Over the next year our members will want to see how the direction of the new Japanese government's three-pronged economic strategy will unfold. The three parts of the strategy are: monetary policy; fiscal stimulus; and, private sector-led growth and structural reforms to the economy. In the first few months of the administration we have seen the weakening of the yen and a corresponding rally in the Japanese stock market. But what will be key to the longer-term attractiveness of the Japanese market will be structural changes that may help boost the real economy.

Whether Japan joins the Trans-Pacific Partnership (TPP) negotiations and the progress on the EU-Japan Free Trade Agreement discussions will be important indicators (not just for the financial sector) about the Abe Administration's ability to secure wider structural change in domestic markets. The new management team at the Bank of Japan and the course of actions they choose will be another important feature in the coming year.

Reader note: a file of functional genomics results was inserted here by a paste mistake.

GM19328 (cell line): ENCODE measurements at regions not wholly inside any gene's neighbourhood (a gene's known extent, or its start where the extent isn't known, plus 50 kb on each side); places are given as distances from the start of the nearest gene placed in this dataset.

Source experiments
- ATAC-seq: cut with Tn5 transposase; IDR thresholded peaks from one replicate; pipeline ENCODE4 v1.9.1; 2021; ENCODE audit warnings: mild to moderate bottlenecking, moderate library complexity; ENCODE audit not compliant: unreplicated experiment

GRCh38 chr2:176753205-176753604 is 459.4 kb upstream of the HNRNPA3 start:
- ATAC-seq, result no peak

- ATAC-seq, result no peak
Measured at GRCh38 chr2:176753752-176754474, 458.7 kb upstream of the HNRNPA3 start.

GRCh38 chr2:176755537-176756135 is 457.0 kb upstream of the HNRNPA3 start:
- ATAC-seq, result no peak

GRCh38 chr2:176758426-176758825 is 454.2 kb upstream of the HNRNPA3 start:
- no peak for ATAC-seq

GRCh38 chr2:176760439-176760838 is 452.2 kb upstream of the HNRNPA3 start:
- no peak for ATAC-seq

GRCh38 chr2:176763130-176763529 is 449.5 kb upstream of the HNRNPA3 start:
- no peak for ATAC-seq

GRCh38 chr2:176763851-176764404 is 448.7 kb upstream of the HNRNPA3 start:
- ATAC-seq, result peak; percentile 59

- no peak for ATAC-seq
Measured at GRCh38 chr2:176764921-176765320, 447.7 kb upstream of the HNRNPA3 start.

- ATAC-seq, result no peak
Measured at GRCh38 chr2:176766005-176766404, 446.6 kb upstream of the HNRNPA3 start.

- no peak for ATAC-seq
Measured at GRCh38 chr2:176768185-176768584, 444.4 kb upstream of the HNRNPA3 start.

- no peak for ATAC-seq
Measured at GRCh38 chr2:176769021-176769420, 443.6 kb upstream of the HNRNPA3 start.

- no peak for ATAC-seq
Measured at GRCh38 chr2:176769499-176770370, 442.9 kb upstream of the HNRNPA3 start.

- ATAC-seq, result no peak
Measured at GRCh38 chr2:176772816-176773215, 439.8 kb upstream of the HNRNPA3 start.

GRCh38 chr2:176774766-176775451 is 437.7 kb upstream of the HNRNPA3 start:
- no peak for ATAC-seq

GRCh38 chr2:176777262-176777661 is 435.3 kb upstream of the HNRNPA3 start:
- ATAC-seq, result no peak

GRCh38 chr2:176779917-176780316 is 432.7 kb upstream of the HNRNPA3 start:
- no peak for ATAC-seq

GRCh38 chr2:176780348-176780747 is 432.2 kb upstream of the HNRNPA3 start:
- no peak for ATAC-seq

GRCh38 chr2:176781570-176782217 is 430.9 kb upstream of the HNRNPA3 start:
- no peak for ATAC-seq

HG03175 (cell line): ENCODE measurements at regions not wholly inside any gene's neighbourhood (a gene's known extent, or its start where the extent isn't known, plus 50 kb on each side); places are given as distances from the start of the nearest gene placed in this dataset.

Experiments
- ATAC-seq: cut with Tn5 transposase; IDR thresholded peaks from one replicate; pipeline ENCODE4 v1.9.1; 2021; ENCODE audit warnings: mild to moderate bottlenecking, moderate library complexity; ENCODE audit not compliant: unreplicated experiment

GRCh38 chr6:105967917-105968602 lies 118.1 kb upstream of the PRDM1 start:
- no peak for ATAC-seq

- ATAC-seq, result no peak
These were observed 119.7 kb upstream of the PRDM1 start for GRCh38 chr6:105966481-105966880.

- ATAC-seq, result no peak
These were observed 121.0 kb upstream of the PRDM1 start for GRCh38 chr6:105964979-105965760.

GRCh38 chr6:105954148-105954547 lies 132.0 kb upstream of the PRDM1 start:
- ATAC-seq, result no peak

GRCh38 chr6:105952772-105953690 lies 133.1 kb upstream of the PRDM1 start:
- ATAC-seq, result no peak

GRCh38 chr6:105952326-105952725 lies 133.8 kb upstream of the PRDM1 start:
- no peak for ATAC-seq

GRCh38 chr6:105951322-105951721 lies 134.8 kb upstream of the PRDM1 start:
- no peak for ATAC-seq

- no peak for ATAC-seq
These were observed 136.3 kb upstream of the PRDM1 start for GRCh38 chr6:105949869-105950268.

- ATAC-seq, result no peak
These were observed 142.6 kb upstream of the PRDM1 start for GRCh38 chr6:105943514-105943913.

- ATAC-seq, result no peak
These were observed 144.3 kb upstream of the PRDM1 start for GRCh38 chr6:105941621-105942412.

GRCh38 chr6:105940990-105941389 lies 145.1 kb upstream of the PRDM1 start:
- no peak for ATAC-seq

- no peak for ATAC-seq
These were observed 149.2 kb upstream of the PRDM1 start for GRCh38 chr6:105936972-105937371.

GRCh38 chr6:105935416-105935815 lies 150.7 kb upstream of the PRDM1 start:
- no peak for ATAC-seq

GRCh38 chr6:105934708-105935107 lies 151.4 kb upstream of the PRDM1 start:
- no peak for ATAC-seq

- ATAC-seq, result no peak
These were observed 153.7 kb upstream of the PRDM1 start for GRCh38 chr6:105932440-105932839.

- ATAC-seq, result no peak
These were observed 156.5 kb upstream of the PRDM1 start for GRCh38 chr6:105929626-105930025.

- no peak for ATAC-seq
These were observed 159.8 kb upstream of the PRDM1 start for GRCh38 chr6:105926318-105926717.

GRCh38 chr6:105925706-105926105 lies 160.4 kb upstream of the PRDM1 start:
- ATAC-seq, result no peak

The wider global economic and business environment will also have an impact on Japan with firms wanting to optimise their operations and look for opportunities that fit into their global strategy.